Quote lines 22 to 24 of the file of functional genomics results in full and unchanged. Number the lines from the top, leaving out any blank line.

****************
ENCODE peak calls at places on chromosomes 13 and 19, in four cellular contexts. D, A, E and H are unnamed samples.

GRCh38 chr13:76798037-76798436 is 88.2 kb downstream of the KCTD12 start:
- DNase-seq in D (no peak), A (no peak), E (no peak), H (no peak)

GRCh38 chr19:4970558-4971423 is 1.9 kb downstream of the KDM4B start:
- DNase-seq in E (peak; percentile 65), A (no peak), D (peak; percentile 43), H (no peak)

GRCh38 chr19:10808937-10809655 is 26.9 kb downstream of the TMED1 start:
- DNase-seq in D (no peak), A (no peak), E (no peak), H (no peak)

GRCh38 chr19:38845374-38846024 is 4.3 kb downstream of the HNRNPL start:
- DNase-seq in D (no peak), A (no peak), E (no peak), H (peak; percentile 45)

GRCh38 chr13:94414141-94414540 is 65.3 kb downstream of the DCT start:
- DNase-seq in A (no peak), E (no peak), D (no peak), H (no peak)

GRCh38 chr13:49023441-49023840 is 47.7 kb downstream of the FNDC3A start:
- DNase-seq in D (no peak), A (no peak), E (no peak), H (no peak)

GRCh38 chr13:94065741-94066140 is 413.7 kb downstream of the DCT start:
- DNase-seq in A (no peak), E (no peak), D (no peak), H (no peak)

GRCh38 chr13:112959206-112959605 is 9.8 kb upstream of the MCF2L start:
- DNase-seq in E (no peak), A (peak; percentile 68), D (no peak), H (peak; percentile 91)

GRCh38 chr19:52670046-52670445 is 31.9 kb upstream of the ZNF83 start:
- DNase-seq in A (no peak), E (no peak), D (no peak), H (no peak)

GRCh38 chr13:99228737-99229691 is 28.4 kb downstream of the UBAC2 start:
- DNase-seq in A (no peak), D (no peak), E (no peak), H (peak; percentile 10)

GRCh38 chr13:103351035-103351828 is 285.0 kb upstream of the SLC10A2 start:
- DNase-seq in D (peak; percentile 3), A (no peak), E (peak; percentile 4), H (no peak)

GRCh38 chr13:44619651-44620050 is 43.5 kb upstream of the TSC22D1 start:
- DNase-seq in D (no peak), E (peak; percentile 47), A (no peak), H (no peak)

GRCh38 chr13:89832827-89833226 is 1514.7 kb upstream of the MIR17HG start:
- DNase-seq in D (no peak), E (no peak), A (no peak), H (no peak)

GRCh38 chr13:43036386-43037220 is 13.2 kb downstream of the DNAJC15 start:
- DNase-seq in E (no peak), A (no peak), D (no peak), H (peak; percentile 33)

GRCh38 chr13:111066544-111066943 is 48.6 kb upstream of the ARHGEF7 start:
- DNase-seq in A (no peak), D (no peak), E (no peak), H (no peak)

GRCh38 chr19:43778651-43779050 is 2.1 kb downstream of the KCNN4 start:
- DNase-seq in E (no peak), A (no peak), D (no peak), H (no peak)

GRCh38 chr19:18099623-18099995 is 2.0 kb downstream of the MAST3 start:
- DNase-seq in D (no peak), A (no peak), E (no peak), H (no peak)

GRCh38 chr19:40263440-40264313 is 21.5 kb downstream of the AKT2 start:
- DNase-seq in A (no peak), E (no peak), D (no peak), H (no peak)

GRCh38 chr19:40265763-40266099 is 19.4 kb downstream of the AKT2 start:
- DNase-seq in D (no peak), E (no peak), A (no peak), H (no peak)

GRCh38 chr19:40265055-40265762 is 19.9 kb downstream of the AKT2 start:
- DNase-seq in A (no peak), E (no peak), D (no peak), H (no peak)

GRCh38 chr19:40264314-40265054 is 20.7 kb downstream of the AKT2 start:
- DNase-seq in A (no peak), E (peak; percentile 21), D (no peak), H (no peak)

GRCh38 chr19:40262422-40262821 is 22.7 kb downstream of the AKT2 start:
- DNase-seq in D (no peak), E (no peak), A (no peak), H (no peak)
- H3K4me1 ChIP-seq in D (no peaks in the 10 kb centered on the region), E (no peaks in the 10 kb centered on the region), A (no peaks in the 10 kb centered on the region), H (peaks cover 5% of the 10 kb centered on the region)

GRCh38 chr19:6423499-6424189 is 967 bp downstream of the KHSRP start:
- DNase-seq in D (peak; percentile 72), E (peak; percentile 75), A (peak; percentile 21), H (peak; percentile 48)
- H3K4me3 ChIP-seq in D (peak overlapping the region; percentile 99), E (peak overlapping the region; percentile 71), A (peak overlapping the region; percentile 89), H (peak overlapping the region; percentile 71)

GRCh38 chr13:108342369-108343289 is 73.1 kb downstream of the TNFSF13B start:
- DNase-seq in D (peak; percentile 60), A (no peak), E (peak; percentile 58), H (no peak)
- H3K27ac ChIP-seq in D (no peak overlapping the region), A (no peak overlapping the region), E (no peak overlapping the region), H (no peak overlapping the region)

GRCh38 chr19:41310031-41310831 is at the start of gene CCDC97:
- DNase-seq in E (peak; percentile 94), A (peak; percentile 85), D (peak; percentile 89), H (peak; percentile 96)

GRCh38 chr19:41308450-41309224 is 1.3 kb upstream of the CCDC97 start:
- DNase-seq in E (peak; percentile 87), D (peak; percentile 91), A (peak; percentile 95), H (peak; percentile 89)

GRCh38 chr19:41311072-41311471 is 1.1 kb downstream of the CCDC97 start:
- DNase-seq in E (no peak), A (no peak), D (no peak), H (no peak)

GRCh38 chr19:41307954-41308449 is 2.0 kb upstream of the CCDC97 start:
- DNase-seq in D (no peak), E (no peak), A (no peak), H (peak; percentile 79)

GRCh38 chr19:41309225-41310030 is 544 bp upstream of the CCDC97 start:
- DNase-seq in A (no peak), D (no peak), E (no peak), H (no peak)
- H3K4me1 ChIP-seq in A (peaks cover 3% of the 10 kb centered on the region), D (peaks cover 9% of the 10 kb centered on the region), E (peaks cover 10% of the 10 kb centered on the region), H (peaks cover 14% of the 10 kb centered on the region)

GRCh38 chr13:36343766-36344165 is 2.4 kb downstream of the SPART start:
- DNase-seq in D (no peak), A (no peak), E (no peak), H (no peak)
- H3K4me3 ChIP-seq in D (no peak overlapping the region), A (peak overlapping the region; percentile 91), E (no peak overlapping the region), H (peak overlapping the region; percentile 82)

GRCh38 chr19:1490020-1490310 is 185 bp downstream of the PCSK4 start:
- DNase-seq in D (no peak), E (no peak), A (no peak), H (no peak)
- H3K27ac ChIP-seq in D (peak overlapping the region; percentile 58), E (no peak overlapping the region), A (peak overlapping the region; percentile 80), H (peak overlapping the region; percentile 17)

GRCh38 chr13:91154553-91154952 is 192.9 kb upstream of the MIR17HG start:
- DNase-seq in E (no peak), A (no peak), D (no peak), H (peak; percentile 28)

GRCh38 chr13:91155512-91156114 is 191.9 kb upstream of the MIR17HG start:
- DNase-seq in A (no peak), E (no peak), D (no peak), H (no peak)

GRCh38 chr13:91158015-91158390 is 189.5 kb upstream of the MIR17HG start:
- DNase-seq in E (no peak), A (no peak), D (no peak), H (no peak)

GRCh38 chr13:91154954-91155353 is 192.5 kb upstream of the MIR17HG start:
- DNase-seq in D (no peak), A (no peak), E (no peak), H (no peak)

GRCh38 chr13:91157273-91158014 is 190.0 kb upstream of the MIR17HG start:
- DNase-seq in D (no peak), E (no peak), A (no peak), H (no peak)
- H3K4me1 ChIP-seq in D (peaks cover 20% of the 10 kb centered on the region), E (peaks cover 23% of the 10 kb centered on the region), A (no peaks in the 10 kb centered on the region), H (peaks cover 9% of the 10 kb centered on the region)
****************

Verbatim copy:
GRCh38 chr13:103351035-103351828 is 285.0 kb upstream of the SLC10A2 start:
- DNase-seq in D (peak; percentile 3), A (no peak), E (peak; percentile 4), H (no peak)

GRCh38 chr13:44619651-44620050 is 43.5 kb upstream of the TSC22D1 start: